raynola

Now you are here, at 7:43. Now you are here, at 7:44. Now you are…gone.

The best chastening I ever received from a teacher was in graduate school. I was in a poetry workshop at Iowa. The poet Dean Young was my teacher. I came in with this highly intellectualized poem about I don’t know what. I somehow thought it was appropriate to ask him a question about Wittgenstein in his fucking poetry class. The way he answered me was, he said this: “Sarah, I only have about forty years left to live.” That continues to be one of the things that reminds me that I need not write or think out of an obligation to whatever I think is important or appropriate or necessary outside my own need to write, comma, to write.

Imperfect Tools, Melissa Seley Interviews Sarah Manguso - Guernica / A Magazine of Art & Politics

This interview is so, so good.

(via embfitz)

(via embfitz)

Whiskey bottle over Jesus
Not forever, just for now

(Source: Spotify)

gimme a break kid, ‘cause you don’t know anything

about screaming to the stars

when it’s just you and them and an empty hole 

you try to fill with something more than a flicker

when it’s just you and them and an empty hole 

and you’re trying to fill it up

embfitz:

I am getting VERY, VERY tired of the Internet thinking that the only way women experience inequality is by being viewed as fantastical sex objects who won’t put out on demand.
That is not to de-legitimize that problem, of course. It exists. Of course it does.
But if I have to check the box above, and there’s absolutely nothing to not-check about, for example, workplace discrimination? It’s hard to think of this as anything other than 23 year old writer axe-grinding. And that’s really too bad.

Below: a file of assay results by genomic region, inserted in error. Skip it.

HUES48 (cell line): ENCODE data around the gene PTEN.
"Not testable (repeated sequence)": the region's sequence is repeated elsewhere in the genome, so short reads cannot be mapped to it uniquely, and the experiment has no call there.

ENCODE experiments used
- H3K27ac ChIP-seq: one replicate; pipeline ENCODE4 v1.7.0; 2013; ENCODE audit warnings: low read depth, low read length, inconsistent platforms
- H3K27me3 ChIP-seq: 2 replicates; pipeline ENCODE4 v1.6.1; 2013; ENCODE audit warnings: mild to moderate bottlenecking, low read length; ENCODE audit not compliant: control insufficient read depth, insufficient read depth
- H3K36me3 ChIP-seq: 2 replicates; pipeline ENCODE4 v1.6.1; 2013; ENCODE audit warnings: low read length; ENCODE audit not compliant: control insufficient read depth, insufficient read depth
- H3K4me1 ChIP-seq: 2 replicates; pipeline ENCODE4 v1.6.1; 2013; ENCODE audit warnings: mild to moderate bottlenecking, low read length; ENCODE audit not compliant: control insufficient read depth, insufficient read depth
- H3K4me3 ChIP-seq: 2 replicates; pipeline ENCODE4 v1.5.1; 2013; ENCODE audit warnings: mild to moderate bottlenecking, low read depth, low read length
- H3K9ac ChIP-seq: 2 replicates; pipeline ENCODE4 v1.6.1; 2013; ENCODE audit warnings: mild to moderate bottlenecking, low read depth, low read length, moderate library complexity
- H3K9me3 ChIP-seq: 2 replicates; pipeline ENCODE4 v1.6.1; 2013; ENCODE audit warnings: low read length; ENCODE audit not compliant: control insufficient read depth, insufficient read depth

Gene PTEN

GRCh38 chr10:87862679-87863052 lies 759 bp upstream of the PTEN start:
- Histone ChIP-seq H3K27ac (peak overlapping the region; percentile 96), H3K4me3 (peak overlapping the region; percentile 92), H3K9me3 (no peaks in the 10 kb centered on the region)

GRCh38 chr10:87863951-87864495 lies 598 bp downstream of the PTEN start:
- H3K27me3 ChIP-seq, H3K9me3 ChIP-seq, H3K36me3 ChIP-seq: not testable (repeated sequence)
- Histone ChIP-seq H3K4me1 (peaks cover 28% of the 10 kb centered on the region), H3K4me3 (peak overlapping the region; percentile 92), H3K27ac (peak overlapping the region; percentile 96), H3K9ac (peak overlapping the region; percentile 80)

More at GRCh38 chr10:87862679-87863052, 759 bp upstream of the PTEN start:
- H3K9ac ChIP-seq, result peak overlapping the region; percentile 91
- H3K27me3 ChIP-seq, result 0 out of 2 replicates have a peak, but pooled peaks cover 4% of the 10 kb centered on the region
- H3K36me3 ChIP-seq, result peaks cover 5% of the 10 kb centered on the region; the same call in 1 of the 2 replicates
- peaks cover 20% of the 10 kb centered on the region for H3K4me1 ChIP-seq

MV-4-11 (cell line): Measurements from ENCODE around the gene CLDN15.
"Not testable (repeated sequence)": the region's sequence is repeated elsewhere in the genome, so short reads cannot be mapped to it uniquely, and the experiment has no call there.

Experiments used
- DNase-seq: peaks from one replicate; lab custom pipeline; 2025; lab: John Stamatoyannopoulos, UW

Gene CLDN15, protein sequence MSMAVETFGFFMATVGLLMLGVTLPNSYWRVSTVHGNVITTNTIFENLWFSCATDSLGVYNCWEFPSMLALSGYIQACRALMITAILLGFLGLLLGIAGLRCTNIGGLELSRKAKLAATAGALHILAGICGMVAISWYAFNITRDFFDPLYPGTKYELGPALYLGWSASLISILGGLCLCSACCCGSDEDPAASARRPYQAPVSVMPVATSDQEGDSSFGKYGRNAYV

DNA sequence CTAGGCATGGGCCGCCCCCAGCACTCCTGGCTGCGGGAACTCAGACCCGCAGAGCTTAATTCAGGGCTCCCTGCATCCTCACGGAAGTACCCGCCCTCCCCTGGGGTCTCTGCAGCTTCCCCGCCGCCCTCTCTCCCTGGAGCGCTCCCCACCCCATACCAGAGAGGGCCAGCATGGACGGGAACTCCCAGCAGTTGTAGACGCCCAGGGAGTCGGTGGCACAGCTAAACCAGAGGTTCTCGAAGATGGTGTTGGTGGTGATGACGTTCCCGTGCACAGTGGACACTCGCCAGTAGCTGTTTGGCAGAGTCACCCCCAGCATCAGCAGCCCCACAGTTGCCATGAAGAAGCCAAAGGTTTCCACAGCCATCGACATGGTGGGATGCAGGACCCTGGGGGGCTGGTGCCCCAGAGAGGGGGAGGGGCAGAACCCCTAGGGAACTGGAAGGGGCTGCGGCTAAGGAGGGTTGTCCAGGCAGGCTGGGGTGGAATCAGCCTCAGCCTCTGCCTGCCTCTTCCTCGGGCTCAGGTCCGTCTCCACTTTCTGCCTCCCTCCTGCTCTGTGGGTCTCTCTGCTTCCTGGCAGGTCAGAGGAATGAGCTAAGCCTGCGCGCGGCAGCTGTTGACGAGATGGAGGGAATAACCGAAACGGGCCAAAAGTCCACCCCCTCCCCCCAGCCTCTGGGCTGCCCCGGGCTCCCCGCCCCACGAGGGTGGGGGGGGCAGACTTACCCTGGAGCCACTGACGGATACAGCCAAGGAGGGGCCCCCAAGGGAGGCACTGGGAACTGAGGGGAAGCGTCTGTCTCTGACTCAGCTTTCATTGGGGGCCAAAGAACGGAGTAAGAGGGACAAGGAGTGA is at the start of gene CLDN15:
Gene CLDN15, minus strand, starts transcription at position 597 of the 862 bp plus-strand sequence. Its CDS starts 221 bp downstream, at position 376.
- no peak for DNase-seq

Not even linking to it. 

embfitz:

I am getting VERY, VERY tired of the Internet thinking that the only way women experience inequality is by being viewed as fantastical sex objects who won’t put out on demand.

That is not to de-legitimize that problem, of course. It exists. Of course it does.

But if I have to check the box above, and there’s absolutely nothing to not-check about, for example, workplace discrimination? It’s hard to think of this as anything other than 23 year old writer axe-grinding. And that’s really too bad.

Not even linking to it. 

scanis:

"Her and Lost In Translation are connected to each other. They’re very much on the same wavelength. They explore a lot of the same ideas. This all makes sense since Spike Jonze and Sofia Coppola were married from 1999 to 2003 and had been together for many years before that. Sofia Coppola had already made her big personal statement in regards to love and marriage right when the couple was on the verge of divorce; Her would be Spike Jonze’s answer to those feelings. What makes it even more poignant is that Her never feels resentful or petty. It feels more like a legitimate apology. It’s an acknowledgement that, in the end, some people aren’t meant to be with each other in the long run. Some people do grow apart. Lost in Translation is about a couple on the verge of growing apart, Her is about finally letting go of the person you’ve grown apart with and moving on.”

(via rubyleerose)

c-inefilia:

 ”On the set of the film The Mirror, Andrey Tarkovsky included himself in one scene, lying in a hospital bed and holding a tiny bird on his right hand. And this is what happened to him at the end of his life: in his sick-room in Paris, the room where he died, a little bird would fly every morning through the open window and come to light on him.”